Nearly every year that my family has lived in Minnesota, we have visited the North Shore of Lake Superior. Each time we drive Minnesota Highway 61 up the North Shore, stop at our favorite spots, go somewhere new, and see how powerful the waterfalls are this time. Our most recent vacation to the North Shore was a three-day trip this July.
One of my highlights from the first day was hiking at Temperance River. I found daisies, goldenrod, and white yarrow along the trail, after climbing more than 30 stone steps. The first waterfall we reached was in a narrow, dark canyon that contrasted sharply with the sunlit bridge and rocks surrounding it.
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The next fall was so close to the side of the path that I could see the shape of the water droplets rushing over it. Then we came to a third cascade, wider than it was tall, flowing gently downriver. Just upriver from this was a peaceful pool of water that flowed over a rock shelf, forming eddies and whitewater.
After we reached our base at Grand Marais at the Best Western Plus–Superior Inn & Suites, we walked to Artist’s Point, one of our favorite spots to listen to Lake Superior. We climbed all the way out to the lighthouse in the harbor. On our way back to the hotel, I saw three juvenile seagulls swimming in a line out onto the lake. They had brown coats, unlike the gray and white pattern of the adult seagull they were following.
On the second day, we drove up to Canada to visit the Thunder Oak Cheese Farm near Thunder Bay. I looked at the Gouda cheese wheels stacked in the storage rooms and tried the samples. The cheese curds we ate on our way to nearby Kakabeka Falls were squeaky and salty. Kakabeka Falls roared like a half-size Niagara over its horseshoe-shaped ledge. When we returned to Grand Marais, we ate supper at our favorite restaurant, Angry Trout. We ordered Trout Chowder and the house salad with beets, strawberries, and blue cheese dressing, served on artistic pottery made by Dick Cooter, who digs his own clay nearby.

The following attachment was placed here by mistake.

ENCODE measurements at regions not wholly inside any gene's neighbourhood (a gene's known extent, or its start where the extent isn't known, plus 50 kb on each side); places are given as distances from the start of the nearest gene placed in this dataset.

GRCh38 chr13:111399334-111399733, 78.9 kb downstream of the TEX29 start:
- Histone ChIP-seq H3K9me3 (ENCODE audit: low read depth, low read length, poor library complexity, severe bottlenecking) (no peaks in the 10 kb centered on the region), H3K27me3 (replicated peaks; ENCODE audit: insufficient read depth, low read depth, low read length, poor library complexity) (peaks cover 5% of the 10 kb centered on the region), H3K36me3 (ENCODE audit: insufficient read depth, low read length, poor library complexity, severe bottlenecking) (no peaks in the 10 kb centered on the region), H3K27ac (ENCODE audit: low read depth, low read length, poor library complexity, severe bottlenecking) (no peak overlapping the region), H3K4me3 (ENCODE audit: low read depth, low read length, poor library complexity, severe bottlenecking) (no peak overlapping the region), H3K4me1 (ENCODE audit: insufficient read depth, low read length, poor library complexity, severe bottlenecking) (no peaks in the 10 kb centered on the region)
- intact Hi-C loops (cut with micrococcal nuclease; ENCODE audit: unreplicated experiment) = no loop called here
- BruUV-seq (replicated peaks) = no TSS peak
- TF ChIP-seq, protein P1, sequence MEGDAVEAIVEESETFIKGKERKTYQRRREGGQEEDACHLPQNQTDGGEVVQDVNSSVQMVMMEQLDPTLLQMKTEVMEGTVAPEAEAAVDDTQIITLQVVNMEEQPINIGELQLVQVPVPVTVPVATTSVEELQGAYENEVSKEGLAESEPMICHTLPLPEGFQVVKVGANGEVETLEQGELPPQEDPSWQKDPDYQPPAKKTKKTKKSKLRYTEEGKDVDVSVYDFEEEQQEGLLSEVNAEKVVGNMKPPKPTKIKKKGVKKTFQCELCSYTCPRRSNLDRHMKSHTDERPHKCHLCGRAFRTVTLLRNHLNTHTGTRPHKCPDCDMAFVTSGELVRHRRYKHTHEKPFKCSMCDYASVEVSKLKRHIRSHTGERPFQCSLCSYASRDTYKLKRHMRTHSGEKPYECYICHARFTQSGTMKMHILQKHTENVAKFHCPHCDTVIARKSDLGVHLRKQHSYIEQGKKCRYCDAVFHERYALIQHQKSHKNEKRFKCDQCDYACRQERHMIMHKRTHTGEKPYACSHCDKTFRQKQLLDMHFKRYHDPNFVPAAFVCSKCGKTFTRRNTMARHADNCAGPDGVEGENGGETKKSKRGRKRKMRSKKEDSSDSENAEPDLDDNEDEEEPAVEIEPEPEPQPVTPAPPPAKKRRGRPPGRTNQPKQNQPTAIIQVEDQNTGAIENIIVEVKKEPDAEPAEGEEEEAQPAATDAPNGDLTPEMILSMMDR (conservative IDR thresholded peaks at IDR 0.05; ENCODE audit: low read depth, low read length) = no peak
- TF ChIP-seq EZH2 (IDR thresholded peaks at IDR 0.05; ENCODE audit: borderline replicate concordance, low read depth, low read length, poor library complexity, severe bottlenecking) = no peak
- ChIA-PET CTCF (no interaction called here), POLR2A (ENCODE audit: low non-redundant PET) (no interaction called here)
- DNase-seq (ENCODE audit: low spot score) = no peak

On the last day of our trip, we hiked to Caribou Falls. The hike was only half a mile, but the 194 steps straight up the side of the hill left me gasping for air. Later, I enjoyed skipping rocks at Split Rock Lighthouse Beach. The waves were so turbulent that I had to carefully time my throws for the smooth space between the waves. I watched three seagulls floating on the rough water, somehow riding over the crest of each wave just before it broke, and pecking in the lake for food.
On our way down to Duluth, we called the Boat Watchers’ Hotline to check the shipping schedule. We reached Duluth in perfect time to see the Canadian Cedarglen depart from the harbor. We heard the aerial lift bridge clanging as it rose and had a close-up view of the ship from the lighthouse at the entrance to the canal. After picking up a Spanish Chicken pizza at Pizza Lucé, we hurried back to the bridge to watch the departure of the American Joseph L. Block.
As we left for home, a rainstorm swept through. Across the road, I saw a rainbow brighter than any I’d ever seen before. We watched it grow brighter until a double rainbow appeared outside the first arc. It lasted for nearly 15 minutes before finally fading away—the perfect conclusion to a fun three days.